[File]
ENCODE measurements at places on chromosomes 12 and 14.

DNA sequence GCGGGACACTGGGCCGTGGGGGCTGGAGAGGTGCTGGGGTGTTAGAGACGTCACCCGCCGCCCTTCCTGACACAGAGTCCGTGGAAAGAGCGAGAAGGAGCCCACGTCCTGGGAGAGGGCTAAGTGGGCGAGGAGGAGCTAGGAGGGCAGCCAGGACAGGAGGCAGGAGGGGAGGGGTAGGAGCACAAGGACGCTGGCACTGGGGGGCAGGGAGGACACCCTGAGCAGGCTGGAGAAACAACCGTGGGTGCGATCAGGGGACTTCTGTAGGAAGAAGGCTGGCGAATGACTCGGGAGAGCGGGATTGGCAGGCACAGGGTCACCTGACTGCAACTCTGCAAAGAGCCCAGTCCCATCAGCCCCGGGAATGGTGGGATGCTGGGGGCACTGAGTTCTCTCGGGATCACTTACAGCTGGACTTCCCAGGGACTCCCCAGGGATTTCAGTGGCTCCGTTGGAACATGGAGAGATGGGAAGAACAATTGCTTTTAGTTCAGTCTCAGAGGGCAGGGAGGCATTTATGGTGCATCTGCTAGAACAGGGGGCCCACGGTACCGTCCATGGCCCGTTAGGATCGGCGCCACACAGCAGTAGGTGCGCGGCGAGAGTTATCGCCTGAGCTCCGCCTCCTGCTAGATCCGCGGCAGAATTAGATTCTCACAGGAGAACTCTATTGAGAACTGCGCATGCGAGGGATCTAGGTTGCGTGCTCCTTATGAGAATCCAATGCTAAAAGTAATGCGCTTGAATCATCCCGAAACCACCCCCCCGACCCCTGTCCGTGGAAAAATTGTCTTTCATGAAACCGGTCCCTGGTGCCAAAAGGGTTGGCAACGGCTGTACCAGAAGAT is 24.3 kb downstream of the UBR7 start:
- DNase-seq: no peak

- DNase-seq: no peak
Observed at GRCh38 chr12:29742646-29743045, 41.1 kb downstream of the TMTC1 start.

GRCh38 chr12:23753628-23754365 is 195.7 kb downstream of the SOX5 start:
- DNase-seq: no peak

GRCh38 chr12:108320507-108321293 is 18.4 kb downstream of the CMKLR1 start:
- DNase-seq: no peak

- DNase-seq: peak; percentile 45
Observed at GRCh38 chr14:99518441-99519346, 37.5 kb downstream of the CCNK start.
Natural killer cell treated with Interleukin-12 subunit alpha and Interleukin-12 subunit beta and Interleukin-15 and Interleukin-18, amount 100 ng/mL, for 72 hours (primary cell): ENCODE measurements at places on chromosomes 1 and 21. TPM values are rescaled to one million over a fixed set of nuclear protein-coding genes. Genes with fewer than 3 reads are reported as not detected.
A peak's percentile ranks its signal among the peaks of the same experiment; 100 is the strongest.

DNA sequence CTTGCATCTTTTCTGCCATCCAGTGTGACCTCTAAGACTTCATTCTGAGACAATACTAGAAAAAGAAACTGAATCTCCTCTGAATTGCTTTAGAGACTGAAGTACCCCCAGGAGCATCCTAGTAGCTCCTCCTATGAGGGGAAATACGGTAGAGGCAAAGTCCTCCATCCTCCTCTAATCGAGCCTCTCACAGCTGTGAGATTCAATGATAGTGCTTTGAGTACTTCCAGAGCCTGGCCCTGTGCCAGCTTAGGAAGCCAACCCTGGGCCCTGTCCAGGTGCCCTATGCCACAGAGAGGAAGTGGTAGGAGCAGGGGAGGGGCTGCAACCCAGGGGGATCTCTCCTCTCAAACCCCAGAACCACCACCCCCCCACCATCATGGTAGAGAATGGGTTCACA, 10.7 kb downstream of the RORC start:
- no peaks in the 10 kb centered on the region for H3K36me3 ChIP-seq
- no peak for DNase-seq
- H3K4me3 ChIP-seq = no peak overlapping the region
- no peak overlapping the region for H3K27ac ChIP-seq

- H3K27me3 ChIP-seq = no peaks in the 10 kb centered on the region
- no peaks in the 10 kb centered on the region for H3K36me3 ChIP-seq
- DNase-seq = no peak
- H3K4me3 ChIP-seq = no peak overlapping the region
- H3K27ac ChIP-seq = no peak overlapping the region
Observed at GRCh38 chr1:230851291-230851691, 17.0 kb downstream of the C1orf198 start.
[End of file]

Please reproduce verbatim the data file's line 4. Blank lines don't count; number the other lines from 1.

- DNase-seq: no peak